Updated: May 9, 2015 12:25:11 am
For over a year, India was one of the best performing markets for both stocks and the domestic currency. Behind it, of course, was the hope that a new government led by a strong and decisive leader would revive growth and repair the damage to investor sentiment from the previous regime’s policy paralysis. In 2014 alone, foreign institutional investors (FIIs) picked up $42.4 billion in Indian debt and equities. In the current year, too, they pumped in another $15.2 billion till April-end. But since the start of this month, FIIs have been net sellers to the tune of $1.3 billion.
Meanwhile, the Sensex has shed nearly a tenth of its lifetime high of 30,000-plus points touched in early March and the rupee sank to a 20-month low of Rs 64.05 to the dollar.
In good measure, this reversal of fortunes has to do with structural factors. Poor corporate earnings — more so in the latest March-ended quarter — and over-leveraged balance sheets rule out any immediate revival in private investment activity. Pressure on rural incomes from falling crop prices and extreme weather, along with weak export demand, have only queered the pitch further. On top of these, global oil prices are on the boil once again, with the average price of crude climbing by around $10 a barrel in the last one month.
Although the RBI’s foreign exchange reserve position is vastly better than it was during the last run on the rupee in August-September 2013, one knows from the past how rising oil prices can be a source of vulnerability for India’s balance of payments situation. The pressure on the rupee now, if anything, queers the pitch for any interest rate cuts. The RBI was, in fact, forced to raise short-term rates the last time around to counter attempts by currency speculators to “short” the rupee.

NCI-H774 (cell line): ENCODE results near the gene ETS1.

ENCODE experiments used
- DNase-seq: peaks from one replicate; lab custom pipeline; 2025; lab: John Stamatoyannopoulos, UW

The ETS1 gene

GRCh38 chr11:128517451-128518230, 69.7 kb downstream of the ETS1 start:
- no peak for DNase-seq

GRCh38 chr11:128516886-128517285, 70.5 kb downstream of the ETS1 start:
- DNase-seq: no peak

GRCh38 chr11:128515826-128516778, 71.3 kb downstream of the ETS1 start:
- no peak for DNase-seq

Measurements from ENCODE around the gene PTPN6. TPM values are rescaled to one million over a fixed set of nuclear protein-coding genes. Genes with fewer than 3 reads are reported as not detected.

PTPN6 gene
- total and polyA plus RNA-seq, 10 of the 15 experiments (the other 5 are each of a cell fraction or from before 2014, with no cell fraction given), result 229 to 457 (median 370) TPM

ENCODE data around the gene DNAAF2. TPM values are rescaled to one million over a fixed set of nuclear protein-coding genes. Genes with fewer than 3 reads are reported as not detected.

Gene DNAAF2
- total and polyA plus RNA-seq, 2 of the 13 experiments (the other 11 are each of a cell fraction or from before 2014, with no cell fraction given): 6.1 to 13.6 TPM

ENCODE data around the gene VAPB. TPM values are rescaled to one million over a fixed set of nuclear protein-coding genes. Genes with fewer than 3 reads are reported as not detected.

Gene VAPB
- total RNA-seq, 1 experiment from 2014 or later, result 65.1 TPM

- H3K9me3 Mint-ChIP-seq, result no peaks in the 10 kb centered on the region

The current government has only made things worse in a sense, through its confusing statements on retrospective applicability of minimum alternate tax on FIIs. Understandably, the latter haven’t taken too kindly to these, after being assured of this government’s determination to end tax terrorism and bury the ghost of the retrospective amendment.
Their heavy selling serves as a warning to the government, which was seemingly lulled into complacency by low crude prices, softening inflation and robust inflows. Thankfully, the wake-up call has come fairly early, before it completes even one year in office. Prime Minister Narendra Modi needs to take direct charge of things now and clearly convey that his government means business.